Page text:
Saturday, December 31, 2011

A Post That Spent Four Months In DRAFT Form.

NOTE:  Yes, the date of this post says December 31, 2011. That's when I started writing it. I set it aside for a long time, not sure I wanted to put it out there, because it's pretty angry. I revisited the draft periodically, adding and subtracting and debating whether or not to post it.

It's now mid-April, and I'm still not sure I've made the right decision, but something happened that will surely interest my longtime readers.

I don't mean to sound douchey, but Uncle Prickly's sudden passing was incredibly inconvenient, as it coincided not only with my parents' visit, but also with the BlackBookBerry Writers' Retreat - a commitment I'd made months earlier, and that I was not going to miss. I only found out a week or two before my parents' arrival that they were planning to be here for Tito's birthday. Sidebar: Tito just turned NINE, btw, can ya believe? That means Pie is ten, and Beeb is almost fifteen.

I was at the writers' thing the entire day while R took the kids to Uncle Prickly's visitation.  MIL and FIL were there (Uncle Prickly, as you might recall, was married to MIL's sister, Aunt Huggy), and FIL was, according to Beebie, his usual self. Beeb gave me the details to the best of her recollection, and based on what she told me, I'm now going to give you the conversation that took place in the funeral home, as I've envisioned it. I make no claims to its accuracy, but the one line that I'm pretty sure is a direct quote (according to all three Apes), well, shit, I don't want to spoil it for you. Trust me. You'll know it when you see it.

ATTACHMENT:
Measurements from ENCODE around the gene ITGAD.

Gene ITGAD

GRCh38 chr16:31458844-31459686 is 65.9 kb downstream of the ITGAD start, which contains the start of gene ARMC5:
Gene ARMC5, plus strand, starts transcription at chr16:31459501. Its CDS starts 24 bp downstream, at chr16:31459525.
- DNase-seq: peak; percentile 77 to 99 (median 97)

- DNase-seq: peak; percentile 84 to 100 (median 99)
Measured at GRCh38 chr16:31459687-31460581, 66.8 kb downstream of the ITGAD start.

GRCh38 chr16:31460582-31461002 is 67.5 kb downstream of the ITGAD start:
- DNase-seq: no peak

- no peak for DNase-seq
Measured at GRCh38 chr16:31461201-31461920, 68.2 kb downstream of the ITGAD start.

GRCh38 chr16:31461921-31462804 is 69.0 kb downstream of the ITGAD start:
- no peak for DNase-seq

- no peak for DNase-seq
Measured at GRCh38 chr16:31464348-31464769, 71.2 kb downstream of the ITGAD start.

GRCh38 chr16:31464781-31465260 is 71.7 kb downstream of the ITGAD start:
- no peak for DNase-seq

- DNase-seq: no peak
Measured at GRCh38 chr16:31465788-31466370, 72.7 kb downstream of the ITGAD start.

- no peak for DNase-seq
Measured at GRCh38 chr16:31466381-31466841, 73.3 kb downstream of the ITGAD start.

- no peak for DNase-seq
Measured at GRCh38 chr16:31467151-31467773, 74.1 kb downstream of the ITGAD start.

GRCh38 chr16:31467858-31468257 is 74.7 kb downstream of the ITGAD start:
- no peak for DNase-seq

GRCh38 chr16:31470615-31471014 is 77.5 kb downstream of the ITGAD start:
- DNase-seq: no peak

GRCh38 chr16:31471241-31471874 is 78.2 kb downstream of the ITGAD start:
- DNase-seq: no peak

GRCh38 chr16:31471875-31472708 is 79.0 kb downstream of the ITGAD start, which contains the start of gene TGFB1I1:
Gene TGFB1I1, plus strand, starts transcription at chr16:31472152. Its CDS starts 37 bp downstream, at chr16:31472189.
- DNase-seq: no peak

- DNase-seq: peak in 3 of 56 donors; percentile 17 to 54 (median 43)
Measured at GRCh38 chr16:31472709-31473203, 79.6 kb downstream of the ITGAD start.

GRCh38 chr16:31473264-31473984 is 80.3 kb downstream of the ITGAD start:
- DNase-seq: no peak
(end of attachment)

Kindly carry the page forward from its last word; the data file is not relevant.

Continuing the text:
Room full of mourners. Uncle Prickly's ashes in a lovely urn, next to a picture of him looking youthfully dashing in his Navy uniform.

I don't know how they got onto the subject, but somehow it came out that my parents were in town.

FIL:  Are they staying with you, then, I assume?
R:  Actually, no. They don't stay with us when they're in town.
FIL:  Well, good. Because if they did, I'd be extremely offended... since MIL and I haven't been invited over to your house since we helped you move in.

(Note: This was nearly five years ago. And also, that's exactly how I want it.)

R:  Well, Sarah and I don't really have people over much.
FIL: Whatever. So, are you going to go and socialize here at this visitation thing?
R: I'm not really comfortable doing that. I'm not much of a social person.
FIL: You never have people over and you don't know how to socialize? You're going to raise antisocial children, y'know.
MIL: Oh, Sarah's so social and outgoing, she kinda makes up for R's introvertedness. The kids aren't antisocial.
R:  The thing is, Dad, we're not great housekeepers, and Sarah's afraid that you'd judge her.

(I'm gonna ask you to brace yourselves for what FIL said next.)

FIL:  (scoffs)  When have I EVER judged Sarah?

(G'head.  Read that shit again.)

R:  Well, I think Sarah sometimes feels judged by you.

(We'll come back to that line, too.)

So, I got all of this information from Beebie (who, bless her heart, was right there with R for all of it - that's right, this entire conversation took place in front of my children) when I called to check in while driving home from the writing thing.  And I came absolutely unglued.